Doctors at Vanderbilt are on track to radically change the way retinoblastoma is treated using an approach that delivers chemotherapy directly to the tumor via the ophthalmic artery.
This novel approach, known as IA chemo, uses a catheter that is inserted into the groin and threaded to the eye under X-ray guidance. IA chemo is able to limit the adverse effects typically associated with systemic chemotherapy.
“It is transformative,” said Anthony Daniels, M.D., assistant professor of Ophthalmology and Visual Sciences at the Vanderbilt Eye Institute. “We are able to tailor this treatment to each individual patient and each tumor. It is our expectation that this will become the primary modality of treatment of retinoblastoma at Vanderbilt.”
Vanderbilt’s first patient was 18-month-old Jude Kee, who had bilateral retinoblastoma (tumors in both eyes). After two treatments, administered four weeks apart, his tumors are shrinking—indicators of the success of the novel therapy.
Daniels gave Jude’s parents the choice of following the traditional treatment route which includes systemic chemotherapy, external beam radiation and/or surgical removal of the eye or becoming trailblazers for future pediatric patients at Vanderbilt.
“We feel very fortunate to have this treatment available at Vanderbilt,” said Jude’s mother, Amy Kee. “It is phenomenal. Jude has not been limited whatsoever and that is a huge blessing.
“We will come out on the other side of this just fine. He is able to go to school and be normal. We have not had any worries about his immune system being suppressed or any of the other issues typically associated with systemic chemo.
“I have read about the effects of chemo. I have read the stories about children having their eye or eyes removed. I know that we are extremely fortunate to have Dr. Daniels right here offering IA.”
“We feel very fortunate to have this treatment available at Vanderbilt. It is phenomenal. Jude has not been limited whatsoever and that is a huge blessing.”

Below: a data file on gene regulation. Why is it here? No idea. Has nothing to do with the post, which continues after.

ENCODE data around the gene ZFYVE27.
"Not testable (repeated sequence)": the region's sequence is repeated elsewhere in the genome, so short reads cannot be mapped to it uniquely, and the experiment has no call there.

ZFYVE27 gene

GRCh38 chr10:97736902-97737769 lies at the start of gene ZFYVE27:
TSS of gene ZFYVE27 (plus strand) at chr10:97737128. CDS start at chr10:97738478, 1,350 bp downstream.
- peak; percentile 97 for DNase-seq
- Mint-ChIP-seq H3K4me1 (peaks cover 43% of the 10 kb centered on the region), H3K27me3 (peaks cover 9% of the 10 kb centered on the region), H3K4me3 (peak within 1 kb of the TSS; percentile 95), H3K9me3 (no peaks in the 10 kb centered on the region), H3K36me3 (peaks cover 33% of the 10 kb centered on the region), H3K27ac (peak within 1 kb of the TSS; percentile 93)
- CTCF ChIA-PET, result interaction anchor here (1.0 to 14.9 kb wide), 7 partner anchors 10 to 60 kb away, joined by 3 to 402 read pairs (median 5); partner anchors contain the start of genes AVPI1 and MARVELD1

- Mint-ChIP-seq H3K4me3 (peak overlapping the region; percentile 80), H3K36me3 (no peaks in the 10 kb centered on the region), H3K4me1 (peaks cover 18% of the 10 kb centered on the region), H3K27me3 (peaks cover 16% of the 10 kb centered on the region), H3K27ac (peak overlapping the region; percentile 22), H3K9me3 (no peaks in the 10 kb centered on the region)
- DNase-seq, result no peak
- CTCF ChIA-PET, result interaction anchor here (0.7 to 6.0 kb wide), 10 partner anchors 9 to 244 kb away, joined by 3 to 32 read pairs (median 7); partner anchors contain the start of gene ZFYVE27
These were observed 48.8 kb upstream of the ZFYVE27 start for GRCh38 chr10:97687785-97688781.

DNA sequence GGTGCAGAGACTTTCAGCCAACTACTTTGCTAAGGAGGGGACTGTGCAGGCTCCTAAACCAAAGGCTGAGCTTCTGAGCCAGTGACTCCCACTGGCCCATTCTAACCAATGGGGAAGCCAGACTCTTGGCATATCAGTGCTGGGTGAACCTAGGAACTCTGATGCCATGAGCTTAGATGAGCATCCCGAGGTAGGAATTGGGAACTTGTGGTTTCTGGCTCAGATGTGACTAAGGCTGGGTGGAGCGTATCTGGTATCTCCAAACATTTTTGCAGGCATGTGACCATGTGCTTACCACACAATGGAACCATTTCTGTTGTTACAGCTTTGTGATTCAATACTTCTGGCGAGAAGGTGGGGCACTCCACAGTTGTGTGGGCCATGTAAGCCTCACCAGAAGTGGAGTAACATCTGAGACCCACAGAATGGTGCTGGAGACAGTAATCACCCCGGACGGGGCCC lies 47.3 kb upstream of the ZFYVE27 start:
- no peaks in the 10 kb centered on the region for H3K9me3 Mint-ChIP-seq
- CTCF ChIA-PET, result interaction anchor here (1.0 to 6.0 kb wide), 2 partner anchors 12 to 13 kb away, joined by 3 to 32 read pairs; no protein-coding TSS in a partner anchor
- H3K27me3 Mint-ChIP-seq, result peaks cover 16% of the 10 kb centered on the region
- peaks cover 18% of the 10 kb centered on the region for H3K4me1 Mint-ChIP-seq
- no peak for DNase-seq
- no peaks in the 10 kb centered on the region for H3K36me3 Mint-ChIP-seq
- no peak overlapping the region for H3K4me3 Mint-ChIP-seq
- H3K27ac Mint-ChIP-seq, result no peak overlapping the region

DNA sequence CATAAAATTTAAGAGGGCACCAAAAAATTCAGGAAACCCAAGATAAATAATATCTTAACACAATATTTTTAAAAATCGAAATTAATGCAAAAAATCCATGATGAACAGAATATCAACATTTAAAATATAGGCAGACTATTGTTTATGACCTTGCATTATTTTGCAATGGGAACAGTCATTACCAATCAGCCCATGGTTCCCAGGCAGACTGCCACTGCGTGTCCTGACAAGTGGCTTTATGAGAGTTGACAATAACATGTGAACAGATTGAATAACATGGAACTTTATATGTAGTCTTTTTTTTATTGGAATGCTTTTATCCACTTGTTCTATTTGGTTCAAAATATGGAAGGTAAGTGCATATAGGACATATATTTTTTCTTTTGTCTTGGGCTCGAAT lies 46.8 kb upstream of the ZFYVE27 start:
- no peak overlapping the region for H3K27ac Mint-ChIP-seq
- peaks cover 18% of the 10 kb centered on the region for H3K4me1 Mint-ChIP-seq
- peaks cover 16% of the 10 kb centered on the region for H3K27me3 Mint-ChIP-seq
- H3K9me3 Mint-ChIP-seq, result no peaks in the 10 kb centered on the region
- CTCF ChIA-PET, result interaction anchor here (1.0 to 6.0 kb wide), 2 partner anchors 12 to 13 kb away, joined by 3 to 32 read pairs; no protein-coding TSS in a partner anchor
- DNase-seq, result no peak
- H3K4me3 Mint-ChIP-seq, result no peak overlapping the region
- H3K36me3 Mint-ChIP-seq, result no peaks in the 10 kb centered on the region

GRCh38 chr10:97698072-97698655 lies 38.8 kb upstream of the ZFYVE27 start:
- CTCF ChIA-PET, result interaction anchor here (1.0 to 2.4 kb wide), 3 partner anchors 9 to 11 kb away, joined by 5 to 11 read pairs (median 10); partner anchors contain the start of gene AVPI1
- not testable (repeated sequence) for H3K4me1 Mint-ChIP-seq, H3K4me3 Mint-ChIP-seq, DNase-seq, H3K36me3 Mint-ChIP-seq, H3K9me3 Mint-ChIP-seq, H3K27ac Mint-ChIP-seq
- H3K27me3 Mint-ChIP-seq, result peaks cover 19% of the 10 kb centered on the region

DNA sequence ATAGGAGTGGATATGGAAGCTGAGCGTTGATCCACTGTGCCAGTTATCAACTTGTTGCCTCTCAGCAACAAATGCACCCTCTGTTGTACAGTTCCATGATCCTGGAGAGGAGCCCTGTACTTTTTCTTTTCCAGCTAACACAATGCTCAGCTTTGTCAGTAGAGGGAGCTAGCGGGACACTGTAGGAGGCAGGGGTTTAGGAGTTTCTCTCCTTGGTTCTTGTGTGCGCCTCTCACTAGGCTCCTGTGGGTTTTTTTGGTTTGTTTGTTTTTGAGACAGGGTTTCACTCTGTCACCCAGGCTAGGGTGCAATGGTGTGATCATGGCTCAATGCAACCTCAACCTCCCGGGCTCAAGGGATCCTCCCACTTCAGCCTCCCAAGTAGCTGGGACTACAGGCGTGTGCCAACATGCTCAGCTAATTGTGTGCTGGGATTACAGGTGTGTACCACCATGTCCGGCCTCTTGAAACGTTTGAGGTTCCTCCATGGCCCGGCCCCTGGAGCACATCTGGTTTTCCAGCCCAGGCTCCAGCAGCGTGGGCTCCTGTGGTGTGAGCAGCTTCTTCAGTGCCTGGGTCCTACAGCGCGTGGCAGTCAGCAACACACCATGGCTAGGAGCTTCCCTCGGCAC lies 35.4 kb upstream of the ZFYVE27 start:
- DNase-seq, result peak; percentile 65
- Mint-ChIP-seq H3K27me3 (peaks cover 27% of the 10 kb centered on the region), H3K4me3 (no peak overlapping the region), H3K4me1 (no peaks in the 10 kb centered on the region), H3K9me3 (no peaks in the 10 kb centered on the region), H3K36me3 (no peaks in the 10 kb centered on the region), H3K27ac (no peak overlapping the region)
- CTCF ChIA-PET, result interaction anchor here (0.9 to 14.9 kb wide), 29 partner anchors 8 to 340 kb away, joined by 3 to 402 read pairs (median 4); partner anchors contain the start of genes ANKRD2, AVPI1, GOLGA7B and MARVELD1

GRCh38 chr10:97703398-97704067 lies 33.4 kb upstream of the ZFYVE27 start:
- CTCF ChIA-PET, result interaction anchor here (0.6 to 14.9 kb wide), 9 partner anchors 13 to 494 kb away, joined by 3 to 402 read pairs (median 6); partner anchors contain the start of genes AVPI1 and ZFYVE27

Vanderbilt is one of just a few centers in the country offering the novel therapy.
While traditional chemotherapy (systemic delivery) has its uses in certain circumstances, the only patients who are not considered candidates for IA chemo are those whose tumors are so small that they can be treated with laser or cryotherapy alone, or if the tumor has destroyed the eye, requiring removal.
On average, patients undergo at least three treatments to fully destroy the tumor.
“The other amazing thing about IA chemotherapy is that it has the ability to prevent new retinoblastoma tumors from forming elsewhere in the eye,” Daniels said. “Historically, we would kill the tumor, only to have new tumors pop up elsewhere in the eye. With IA chemotherapy the patient almost never gets another new tumor in the eye because any early cancer cells that are present are killed before they can grow.”
Performed in the angiography suite at Monroe Carell Jr. Children’s Hospital, Michael Froehler, M.D., Ph.D., uses the same technique used to treat brain aneurysms.
He inserts a tiny catheter into the patient’s groin and threads it to the arterial branch leading to the tumor in the eye. He then injects the chemotherapy cocktail prescribed by Daniels.
The technique allows for a high concentration of chemotherapy to kill the tumor while limiting the toxic effects on the rest of the body.
“The endovascular approach allows the treatment to be specifically tailored to each unique tumor and eye within the same patient,” Froehler said. “Sometimes the arterial supply to one eye is different from the other, and frequently the tumor on one side is bigger or more severe than the other.
“By recognizing these differences, we can individualize the catheter placement and IA chemo regimen to optimize treatment effect.”
The Kees are hopeful that IA chemo will open a new door for children diagnosed with retinoblastoma.
“We have had huge success so far,” Kee said. “I am hopeful that we will not need to do any other kinds of treatments.
“I just keep going back to the fact that if I had not noticed that he had lazy eye, we may not have caught it in time. Not only would the possibility of removing his eye been much greater, but the cancer could have gone to his brain.
“This treatment has made a huge, huge difference. The entire center of one of his eyes has opened up and they think that he may be able to see a little bit out of that eye now,” Kee said.